Frederich Buechner is a novelist and writer that I really appreciate, but his definition of vocation is causing confusion. He said that your vocation is “the place where your deep gladness meets the world’s deep need.” Great words with some good applications, but to say this describes vocation contributes to the notion that vocation is something special, tied to self-fulfillment, and something better than ordinary “jobs.”
So now Jo Swinney, thinking of that definition, says, writing for Christian Today (a British site not to be confused with Christianity Today), that “the idea of vocation can be deeply problematic.”
Anyone, of any tradition, who writes about vocation needs to start with the great theologian of vocation: Martin Luther. According to him, vocation is God’s calling to love and serve our neighbors in the tasks and relationships that He gives us. Also, our “jobs” are only one facet of our vocations and probably not the most important: we also have callings in the family, the church, and the society. And our vocations are not just where we find our fulfillment but also where we bear our crosses.
Read the criticisms of vocation after the jump, and then read my further thoughts on the matter.
From Jo Swinney, Why We Shouldn’t Be Searching For Our Vocation | Christian News on Christian Today [I list her reasons, but be sure to go to the links to read her explanations.]
Work dominates adult life, with most of us spending more than 92,000 hours at our place of employment. So it’s not surprising that we aspire for work that has more meaning than just allowing us to pay the bills. What we hope to find is not a job, but a vocation – what the American author Frederick Buechner defines as “the place where your deep gladness meets the world’s deep need”. In his book, Let your Life Speak: Listening for the Voice of Vocation, the writer, teacher and activist Parker Palmer urges us to first discover who we are, and let that then shape what we do: “The deepest vocational question is not, ‘What ought I to do with my life?’ It is the more elemental and demanding ‘Who am I? What is my nature?'”.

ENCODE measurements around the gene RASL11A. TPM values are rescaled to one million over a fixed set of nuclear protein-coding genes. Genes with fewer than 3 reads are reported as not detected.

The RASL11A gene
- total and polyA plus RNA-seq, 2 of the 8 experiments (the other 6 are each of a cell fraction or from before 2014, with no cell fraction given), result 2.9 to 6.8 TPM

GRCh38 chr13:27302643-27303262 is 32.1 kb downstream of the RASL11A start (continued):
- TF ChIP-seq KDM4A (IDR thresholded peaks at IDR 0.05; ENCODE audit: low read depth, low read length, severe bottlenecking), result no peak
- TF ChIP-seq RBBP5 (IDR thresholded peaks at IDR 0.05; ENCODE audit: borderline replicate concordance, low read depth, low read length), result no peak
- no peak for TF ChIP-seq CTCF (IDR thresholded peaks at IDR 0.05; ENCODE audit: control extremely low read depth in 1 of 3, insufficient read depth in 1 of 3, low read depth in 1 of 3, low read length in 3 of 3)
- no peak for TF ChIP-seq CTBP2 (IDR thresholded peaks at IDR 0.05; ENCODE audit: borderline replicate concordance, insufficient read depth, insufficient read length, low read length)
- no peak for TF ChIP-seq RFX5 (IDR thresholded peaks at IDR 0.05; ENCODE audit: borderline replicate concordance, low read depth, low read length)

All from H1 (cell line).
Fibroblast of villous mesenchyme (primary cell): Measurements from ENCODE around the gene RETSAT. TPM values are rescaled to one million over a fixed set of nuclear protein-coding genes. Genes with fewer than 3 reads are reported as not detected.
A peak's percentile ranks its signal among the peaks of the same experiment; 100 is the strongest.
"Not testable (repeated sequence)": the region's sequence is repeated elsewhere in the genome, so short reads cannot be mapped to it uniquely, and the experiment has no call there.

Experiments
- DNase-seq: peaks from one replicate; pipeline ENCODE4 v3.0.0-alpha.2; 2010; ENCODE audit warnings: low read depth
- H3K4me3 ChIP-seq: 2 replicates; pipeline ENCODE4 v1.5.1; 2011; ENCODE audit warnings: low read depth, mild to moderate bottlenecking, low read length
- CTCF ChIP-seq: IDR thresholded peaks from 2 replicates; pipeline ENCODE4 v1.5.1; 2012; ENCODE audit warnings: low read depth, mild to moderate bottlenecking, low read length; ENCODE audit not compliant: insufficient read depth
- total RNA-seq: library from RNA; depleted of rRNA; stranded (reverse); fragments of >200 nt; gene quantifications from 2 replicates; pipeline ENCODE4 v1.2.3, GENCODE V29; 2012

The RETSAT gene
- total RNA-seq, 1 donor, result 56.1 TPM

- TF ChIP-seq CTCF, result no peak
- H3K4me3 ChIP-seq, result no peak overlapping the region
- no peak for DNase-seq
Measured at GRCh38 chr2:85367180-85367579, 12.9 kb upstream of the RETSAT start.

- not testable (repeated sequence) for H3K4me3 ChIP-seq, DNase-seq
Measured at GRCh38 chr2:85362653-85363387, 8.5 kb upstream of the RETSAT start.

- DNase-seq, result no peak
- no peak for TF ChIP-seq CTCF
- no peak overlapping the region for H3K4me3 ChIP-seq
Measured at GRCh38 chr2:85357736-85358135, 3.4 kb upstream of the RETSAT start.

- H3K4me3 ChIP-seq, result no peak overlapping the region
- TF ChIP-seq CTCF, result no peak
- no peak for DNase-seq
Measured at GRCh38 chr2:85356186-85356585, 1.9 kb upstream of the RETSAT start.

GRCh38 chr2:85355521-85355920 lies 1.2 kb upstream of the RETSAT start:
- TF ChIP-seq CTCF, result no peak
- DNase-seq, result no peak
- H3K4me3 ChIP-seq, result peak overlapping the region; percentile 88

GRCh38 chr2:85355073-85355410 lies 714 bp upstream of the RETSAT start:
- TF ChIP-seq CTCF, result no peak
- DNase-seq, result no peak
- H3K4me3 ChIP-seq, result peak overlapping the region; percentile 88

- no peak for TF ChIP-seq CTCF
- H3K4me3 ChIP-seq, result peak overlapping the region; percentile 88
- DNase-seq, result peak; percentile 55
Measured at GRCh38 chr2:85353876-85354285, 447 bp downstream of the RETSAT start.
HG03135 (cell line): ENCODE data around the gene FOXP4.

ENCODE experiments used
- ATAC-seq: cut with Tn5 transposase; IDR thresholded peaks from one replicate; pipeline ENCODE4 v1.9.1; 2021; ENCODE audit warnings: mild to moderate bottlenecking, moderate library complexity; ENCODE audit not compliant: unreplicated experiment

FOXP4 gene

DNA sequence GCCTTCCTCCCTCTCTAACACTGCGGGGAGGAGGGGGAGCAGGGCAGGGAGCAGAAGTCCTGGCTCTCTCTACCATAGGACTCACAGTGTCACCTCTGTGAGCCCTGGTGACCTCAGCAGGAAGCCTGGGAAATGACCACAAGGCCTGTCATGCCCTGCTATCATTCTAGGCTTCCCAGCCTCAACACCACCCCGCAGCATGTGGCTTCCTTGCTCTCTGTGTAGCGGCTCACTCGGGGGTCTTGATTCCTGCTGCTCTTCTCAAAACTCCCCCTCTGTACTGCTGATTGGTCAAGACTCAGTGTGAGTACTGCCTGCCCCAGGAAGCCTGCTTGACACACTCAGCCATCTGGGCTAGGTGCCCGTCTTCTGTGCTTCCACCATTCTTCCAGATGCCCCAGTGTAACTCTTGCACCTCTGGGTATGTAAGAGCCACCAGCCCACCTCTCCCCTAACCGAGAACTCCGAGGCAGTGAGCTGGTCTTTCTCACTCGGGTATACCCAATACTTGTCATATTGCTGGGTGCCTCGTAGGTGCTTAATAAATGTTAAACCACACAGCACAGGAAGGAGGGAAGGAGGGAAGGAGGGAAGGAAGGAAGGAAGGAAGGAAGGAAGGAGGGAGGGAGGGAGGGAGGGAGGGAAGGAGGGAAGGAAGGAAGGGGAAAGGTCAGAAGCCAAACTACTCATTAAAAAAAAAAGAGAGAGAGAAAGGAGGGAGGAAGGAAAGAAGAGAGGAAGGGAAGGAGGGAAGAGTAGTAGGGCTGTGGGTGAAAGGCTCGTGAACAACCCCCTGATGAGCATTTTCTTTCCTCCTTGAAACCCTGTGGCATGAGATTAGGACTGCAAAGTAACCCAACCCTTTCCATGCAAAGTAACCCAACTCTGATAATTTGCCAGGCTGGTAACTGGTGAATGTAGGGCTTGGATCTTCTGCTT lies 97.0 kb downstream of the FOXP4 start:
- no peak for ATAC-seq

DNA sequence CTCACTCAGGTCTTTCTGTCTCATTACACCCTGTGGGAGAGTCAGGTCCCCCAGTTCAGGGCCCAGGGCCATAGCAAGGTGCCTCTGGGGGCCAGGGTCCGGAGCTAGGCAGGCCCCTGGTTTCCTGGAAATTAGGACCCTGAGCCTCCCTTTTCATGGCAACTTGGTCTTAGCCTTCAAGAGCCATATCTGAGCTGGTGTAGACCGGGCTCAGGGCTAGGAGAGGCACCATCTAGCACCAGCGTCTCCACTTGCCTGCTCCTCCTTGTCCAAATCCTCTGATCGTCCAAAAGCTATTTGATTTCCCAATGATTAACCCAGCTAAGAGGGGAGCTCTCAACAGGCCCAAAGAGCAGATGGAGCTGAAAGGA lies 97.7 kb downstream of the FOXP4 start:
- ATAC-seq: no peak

Christians often ask other questions, along the lines of ‘What is God’s plan for my life? What is my calling and purpose?’ fully expecting divine career guidance.
But I’ve come to believe that the idea of vocation can be deeply problematic. Here’s why:
1. Chasing a vocation is a luxury only afforded to the most privileged on the planet. . . .
2. The idea of vocation can lead to dissatisfaction for those who are doing ‘just a job’. . . .
3. We are not what we do. . . .
4. There is more to life than work. . . .
5. There is value and worth in all work done for the glory of God
So, in terms of Luther’s Biblical doctrine of vocation, in answer to her questions, yes, the Kenyan construction worker and the Bangladeshi woman sewing buttons have vocations. (Vocation honors labor that the world looks down upon.) Yes, being a wife, mother, sister, etc., is just as important as getting paid for a job–indeed, more important, the family callings being the most fundamental.
What defines vocation are the neighbors God gives us to love and serve.